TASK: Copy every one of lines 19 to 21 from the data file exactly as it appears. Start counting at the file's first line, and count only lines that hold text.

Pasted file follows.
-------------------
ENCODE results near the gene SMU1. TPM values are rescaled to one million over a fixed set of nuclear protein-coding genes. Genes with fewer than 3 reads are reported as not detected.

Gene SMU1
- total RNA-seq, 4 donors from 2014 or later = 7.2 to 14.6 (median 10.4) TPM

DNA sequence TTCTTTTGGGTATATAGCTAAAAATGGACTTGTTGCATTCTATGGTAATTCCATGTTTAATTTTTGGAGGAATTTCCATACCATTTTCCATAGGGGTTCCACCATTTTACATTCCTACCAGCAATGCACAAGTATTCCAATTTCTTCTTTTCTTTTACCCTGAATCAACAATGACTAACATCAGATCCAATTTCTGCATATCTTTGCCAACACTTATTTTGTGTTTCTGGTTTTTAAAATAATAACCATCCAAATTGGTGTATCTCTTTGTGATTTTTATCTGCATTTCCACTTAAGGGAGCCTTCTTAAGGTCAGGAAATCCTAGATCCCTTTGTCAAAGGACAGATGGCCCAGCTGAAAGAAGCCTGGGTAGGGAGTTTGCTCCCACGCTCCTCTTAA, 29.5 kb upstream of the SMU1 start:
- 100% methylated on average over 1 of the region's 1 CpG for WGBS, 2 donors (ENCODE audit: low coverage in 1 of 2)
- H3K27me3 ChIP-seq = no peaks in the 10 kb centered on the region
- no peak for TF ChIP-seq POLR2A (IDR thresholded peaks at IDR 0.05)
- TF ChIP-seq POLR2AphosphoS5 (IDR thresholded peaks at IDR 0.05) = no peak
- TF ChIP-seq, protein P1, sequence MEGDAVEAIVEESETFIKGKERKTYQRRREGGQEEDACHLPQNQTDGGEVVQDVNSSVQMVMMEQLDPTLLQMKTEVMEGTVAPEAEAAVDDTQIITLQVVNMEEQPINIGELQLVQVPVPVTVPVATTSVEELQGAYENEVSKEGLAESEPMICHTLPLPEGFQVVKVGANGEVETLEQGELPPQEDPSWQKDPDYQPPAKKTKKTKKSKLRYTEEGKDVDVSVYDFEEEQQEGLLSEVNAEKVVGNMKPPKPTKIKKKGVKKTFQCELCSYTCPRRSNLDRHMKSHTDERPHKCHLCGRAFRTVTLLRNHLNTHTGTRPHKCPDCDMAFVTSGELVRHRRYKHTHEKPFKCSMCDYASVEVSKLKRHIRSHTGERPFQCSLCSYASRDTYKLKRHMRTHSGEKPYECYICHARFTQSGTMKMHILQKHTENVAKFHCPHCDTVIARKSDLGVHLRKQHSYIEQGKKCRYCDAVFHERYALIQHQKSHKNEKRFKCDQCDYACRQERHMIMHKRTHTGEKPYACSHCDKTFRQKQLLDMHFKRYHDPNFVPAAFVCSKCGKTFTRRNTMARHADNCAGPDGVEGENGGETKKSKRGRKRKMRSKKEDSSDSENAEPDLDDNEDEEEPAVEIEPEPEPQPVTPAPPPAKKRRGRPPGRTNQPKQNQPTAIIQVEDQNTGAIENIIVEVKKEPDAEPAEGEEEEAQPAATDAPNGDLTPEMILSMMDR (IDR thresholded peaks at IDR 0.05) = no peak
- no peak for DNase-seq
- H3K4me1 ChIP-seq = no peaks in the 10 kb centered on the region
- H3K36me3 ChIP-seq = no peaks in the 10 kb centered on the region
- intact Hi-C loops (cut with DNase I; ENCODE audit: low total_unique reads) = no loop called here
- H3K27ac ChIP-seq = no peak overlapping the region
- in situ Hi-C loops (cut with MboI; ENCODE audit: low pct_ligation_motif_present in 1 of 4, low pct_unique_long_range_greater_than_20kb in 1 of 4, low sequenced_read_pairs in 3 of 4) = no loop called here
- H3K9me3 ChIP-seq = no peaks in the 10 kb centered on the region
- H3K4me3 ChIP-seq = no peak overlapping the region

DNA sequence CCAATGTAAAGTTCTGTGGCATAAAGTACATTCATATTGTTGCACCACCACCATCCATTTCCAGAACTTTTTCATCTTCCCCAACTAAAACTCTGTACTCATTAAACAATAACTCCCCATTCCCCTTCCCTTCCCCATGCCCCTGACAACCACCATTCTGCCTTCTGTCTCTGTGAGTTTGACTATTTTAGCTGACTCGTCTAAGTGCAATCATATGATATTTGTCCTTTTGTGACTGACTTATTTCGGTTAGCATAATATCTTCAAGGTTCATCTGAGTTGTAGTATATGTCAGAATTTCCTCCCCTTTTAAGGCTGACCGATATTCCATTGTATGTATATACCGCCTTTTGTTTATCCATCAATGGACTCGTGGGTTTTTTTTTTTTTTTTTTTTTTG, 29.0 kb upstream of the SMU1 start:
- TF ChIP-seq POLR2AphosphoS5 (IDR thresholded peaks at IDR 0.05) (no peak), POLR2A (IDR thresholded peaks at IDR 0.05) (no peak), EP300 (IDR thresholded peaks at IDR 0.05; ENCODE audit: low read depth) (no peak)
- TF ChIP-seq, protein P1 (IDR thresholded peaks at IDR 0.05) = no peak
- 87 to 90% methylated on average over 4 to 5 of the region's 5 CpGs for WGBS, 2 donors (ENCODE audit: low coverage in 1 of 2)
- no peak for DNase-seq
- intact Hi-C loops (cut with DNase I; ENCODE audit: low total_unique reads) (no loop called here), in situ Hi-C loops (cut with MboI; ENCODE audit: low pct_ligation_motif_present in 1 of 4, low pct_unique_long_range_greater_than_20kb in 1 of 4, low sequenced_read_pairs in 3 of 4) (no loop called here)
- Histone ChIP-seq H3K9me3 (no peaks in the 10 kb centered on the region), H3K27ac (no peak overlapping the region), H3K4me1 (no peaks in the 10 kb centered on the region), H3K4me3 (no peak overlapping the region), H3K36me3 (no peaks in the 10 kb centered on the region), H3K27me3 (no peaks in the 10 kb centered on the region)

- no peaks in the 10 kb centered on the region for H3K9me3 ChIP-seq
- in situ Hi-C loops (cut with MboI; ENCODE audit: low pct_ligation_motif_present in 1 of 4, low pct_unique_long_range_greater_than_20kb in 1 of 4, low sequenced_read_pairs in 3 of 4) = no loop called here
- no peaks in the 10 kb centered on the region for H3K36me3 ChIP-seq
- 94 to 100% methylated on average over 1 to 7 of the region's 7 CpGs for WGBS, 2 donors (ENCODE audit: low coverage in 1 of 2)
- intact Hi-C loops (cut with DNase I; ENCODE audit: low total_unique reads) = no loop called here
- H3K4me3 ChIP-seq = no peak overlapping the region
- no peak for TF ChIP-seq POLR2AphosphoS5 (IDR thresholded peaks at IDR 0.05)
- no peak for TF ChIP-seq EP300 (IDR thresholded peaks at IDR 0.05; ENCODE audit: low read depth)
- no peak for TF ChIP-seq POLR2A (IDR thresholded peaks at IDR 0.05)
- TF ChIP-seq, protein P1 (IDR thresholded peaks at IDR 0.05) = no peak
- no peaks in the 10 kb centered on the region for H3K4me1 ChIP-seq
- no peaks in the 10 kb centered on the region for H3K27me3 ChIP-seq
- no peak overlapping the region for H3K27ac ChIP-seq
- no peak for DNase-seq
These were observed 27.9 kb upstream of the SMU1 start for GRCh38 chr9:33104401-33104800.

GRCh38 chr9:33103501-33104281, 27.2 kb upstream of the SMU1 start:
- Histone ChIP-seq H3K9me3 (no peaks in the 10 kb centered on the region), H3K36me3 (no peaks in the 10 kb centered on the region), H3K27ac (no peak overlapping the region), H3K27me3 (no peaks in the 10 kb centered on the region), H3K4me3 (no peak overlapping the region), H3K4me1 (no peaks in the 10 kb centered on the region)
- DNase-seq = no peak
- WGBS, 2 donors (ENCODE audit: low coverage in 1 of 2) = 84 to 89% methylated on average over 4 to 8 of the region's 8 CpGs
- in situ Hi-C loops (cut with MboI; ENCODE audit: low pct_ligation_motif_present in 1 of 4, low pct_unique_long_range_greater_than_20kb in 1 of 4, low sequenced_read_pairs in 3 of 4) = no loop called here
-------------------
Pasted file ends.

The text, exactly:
- TF ChIP-seq POLR2AphosphoS5 (IDR thresholded peaks at IDR 0.05) (no peak), POLR2A (IDR thresholded peaks at IDR 0.05) (no peak), EP300 (IDR thresholded peaks at IDR 0.05; ENCODE audit: low read depth) (no peak)
- TF ChIP-seq, protein P1 (IDR thresholded peaks at IDR 0.05) = no peak
- 87 to 90% methylated on average over 4 to 5 of the region's 5 CpGs for WGBS, 2 donors (ENCODE audit: low coverage in 1 of 2)